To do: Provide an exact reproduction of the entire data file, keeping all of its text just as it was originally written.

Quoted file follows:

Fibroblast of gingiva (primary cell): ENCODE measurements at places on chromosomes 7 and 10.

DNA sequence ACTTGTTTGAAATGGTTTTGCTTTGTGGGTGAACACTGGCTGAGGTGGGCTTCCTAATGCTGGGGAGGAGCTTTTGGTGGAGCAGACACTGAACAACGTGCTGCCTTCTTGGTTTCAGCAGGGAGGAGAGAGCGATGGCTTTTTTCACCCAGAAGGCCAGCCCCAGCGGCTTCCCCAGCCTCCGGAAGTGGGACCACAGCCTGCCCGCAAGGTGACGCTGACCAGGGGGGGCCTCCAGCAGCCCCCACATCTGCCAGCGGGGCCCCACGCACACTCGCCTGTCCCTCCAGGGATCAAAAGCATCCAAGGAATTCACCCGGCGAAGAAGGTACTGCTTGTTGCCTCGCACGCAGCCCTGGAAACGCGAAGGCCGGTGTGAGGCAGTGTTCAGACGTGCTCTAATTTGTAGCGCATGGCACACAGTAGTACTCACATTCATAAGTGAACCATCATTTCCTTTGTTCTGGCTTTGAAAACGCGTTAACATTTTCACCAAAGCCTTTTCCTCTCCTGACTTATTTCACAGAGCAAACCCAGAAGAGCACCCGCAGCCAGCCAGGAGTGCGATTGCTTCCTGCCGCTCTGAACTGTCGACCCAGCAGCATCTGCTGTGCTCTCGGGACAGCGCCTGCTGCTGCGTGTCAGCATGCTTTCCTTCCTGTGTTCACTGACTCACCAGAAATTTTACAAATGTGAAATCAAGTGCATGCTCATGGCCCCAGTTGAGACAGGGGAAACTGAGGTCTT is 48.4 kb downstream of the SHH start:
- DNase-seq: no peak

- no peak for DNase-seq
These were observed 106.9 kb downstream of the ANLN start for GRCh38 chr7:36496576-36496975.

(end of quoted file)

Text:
Fibroblast of gingiva (primary cell): ENCODE measurements at places on chromosomes 7 and 10.

DNA sequence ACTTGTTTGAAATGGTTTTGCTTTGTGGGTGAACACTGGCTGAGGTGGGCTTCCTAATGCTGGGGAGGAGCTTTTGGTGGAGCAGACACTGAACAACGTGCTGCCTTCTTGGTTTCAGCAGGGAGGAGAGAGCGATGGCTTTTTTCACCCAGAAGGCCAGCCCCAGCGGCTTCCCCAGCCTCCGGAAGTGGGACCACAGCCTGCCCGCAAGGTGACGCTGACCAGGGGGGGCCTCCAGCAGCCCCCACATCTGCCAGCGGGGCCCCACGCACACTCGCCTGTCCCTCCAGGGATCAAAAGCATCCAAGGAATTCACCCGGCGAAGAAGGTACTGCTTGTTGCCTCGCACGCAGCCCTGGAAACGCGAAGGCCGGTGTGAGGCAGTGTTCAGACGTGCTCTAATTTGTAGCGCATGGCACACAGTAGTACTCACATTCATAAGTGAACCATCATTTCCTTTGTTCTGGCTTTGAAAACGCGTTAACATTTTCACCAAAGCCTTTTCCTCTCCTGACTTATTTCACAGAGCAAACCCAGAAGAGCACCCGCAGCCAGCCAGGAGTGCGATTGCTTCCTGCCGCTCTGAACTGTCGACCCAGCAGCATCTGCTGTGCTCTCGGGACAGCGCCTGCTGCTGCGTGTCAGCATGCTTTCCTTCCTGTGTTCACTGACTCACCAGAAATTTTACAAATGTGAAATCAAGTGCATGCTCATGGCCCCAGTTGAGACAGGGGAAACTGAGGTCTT is 48.4 kb downstream of the SHH start:
- DNase-seq: no peak

- no peak for DNase-seq
These were observed 106.9 kb downstream of the ANLN start for GRCh38 chr7:36496576-36496975.